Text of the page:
“A Viable Die-able Age”

IMG_8687When you’re young, you don’t think about death. Or, the luckier amongst us don’t have to. Sure, your cat may get run over. Or the silkworms in your shoe box may stop moving. But that is death that is on the very edges of your life – you always know it’s there but it doesn’t affect you too much.

And then you get a bit older and you may lose one of your grandparents. They were there before and you loved them and they showed you how to arrange flowers, or play cards and gave you hugs and looked after you when Mom and Dad went away, but then they got sick. And then they died. You cry and you miss them but your life is still balanced because you still have your anchors and you believe that the world is fair, but that people get old and then they die.

But then your mother gets sick. She’s not old. She’s not young. But it isn’t something your mind has scheduled. It wasn’t part of your plan. And then she dies. And your world stops making sense.

One of my all time favourite books is The God of Small Things by Arundhati Roy. A sentence that has always stuck with me is this one: “Gentle half-moons have gathered under their eyes and they are as old as Ammu was when she died. Thirty-one. Not old. Not young. But a viable die-able age”. I remember when I was turning 31 and my mind was clouded with grief that my mother was dying and I couldn’t think straight because of my newborn baby, but that phrase used to echo through my mind again and again: I’m 31. A viable. Die-able age.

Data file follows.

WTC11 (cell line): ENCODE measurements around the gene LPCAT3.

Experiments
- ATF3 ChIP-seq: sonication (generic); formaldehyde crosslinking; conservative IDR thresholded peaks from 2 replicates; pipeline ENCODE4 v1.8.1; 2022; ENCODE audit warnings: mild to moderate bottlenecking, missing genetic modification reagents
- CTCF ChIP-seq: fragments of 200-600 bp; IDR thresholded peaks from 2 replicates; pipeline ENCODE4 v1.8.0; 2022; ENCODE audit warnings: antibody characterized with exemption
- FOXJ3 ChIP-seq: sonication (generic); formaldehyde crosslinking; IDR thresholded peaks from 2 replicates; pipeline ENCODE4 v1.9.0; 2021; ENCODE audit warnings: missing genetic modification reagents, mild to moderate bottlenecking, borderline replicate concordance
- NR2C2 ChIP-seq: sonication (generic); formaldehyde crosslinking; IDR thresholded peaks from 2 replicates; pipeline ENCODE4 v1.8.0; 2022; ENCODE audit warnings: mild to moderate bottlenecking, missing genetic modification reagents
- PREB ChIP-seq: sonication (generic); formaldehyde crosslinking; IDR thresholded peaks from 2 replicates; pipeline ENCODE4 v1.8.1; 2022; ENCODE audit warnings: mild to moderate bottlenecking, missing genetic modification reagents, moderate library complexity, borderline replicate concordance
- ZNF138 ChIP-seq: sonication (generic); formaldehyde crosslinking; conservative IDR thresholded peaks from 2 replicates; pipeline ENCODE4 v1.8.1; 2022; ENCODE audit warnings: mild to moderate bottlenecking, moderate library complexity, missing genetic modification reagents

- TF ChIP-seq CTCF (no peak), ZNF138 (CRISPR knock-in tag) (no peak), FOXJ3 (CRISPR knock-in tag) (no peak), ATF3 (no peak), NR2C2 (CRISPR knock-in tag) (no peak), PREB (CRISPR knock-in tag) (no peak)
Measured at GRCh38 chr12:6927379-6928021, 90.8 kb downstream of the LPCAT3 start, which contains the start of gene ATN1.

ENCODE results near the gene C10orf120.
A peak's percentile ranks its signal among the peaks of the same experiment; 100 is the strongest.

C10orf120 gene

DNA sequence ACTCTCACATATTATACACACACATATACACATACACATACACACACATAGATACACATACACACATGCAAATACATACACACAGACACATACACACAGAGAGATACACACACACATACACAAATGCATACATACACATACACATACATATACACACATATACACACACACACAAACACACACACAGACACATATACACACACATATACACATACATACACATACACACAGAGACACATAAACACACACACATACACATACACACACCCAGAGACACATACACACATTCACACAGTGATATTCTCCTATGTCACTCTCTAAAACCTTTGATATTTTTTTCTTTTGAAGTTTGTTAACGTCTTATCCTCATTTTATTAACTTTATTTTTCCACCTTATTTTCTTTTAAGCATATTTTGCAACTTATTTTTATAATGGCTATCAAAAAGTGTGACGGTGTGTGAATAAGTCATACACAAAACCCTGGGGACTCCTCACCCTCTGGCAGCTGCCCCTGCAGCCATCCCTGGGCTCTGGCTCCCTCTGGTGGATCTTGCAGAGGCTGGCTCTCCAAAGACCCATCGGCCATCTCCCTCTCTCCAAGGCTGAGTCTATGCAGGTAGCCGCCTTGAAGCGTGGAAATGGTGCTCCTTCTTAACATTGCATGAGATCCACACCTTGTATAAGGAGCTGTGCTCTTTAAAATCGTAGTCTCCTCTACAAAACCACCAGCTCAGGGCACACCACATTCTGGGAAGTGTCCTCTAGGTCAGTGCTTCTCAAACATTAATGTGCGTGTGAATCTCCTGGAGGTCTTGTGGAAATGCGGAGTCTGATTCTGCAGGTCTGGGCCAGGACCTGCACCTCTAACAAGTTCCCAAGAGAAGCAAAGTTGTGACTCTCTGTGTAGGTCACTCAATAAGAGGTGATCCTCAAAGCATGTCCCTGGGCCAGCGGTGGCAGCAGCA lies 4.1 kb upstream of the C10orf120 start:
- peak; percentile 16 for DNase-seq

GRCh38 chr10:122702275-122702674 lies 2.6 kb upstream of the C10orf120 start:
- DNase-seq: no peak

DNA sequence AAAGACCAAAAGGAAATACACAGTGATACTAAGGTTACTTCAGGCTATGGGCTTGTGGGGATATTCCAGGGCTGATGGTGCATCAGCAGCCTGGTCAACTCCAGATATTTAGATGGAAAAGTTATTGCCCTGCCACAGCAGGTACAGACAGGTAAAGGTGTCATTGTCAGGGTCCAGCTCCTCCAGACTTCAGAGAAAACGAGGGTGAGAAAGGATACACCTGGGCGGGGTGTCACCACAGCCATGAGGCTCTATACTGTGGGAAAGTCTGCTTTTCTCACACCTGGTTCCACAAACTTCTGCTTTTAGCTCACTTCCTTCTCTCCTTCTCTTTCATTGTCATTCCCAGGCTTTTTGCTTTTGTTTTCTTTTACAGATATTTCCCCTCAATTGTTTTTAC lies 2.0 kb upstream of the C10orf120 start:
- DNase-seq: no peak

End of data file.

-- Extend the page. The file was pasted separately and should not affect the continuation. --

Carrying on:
Because you see, it’s true. People around my age are leaving us. And I don’t feel ready (I’m sure we never are). Last year we lost a friend unexpectedly. And there have been others who have got sick and passed away. And it feels like a physical betrayal because your 30s is too young to die and I feel like we’ve been duped. Then yesterday on Facebook I found out that a girl two years younger than me at school had passed away after an illness. She was so young. And she had children herself. And my heart is so sore for everyone who loved her.

I guess what I’m trying to say is when did we get to this age where we started dying? How did this happen, that life suddenly got so precarious? Why are people leaving us? Beautiful people. Loved people. MY people. And how do we make sense of it?

I think that as humans, we survive with the knowledge that we may die by ignoring it completely. By pretending it won’t happen to us. But to me, that’s foolish. I want to look the fact that I may die square in the eye. I don’t want to be afraid of it. Because surely fear stops us from enjoying the time we have left.

Yikes. I  blame the weather for my somber thoughts (it hasn’t stopped raining in Joburg for 12 DAYS). But I’ll leave you with something more positive from Albert Einstein, because maybe this is the way to look at things:

“There are only two ways to live your life. One is as though nothing is a miracle. The other is as though everything is a miracle.”

Image from webdesignerdepot.com

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3 thoughts on ““A Viable Die-able Age”

  1. Mmm…I’m 35 and so far my friends who have died have either been.victims of violent crimes, car or bike accidents, or suicide…and one heart attack.

    Still, I have quiet panic attacks when I think of dying myself and what would happen to my daughter if I did.

  2. My Dad died at 51 (heart attack) and my daughter was 3 weeks old – I was 26 years old. It was the most devastating day of my life!

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